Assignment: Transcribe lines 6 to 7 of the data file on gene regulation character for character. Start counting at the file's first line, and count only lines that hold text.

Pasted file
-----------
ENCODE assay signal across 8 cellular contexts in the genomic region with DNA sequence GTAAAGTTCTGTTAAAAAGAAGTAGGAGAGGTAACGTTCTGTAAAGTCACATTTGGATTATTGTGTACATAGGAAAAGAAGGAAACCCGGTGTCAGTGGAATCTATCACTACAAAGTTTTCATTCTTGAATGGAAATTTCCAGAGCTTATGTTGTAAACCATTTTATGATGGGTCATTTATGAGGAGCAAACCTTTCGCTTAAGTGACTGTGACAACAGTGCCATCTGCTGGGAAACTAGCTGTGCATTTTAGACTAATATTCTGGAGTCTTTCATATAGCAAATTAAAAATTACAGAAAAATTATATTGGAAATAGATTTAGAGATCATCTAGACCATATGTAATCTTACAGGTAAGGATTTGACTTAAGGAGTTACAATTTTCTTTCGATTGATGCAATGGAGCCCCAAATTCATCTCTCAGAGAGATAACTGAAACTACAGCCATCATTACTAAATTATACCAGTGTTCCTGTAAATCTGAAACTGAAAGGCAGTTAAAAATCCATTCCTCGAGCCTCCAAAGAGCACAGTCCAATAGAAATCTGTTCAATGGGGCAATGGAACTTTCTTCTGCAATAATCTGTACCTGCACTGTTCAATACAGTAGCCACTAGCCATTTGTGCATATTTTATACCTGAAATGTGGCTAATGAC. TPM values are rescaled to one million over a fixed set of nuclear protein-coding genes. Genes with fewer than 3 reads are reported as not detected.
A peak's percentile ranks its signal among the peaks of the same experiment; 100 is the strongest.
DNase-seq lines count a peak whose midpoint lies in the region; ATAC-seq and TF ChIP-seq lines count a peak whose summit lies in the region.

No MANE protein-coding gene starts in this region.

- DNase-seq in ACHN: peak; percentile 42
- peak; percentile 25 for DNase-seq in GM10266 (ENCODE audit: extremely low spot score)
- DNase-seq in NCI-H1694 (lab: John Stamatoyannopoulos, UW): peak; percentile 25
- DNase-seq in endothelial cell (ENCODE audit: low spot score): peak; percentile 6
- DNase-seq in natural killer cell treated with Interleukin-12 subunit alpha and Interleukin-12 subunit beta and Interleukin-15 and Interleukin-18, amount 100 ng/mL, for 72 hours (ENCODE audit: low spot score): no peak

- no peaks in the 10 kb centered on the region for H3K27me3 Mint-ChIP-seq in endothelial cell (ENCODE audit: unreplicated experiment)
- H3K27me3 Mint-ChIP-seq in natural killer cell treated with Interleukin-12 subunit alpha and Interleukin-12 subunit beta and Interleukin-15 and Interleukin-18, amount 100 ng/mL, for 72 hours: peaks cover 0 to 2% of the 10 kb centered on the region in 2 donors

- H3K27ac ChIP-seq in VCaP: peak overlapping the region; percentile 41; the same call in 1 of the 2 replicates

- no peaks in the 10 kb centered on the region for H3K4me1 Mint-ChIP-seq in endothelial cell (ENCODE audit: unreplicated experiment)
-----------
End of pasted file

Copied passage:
- peak; percentile 25 for DNase-seq in GM10266 (ENCODE audit: extremely low spot score)
- DNase-seq in NCI-H1694 (lab: John Stamatoyannopoulos, UW): peak; percentile 25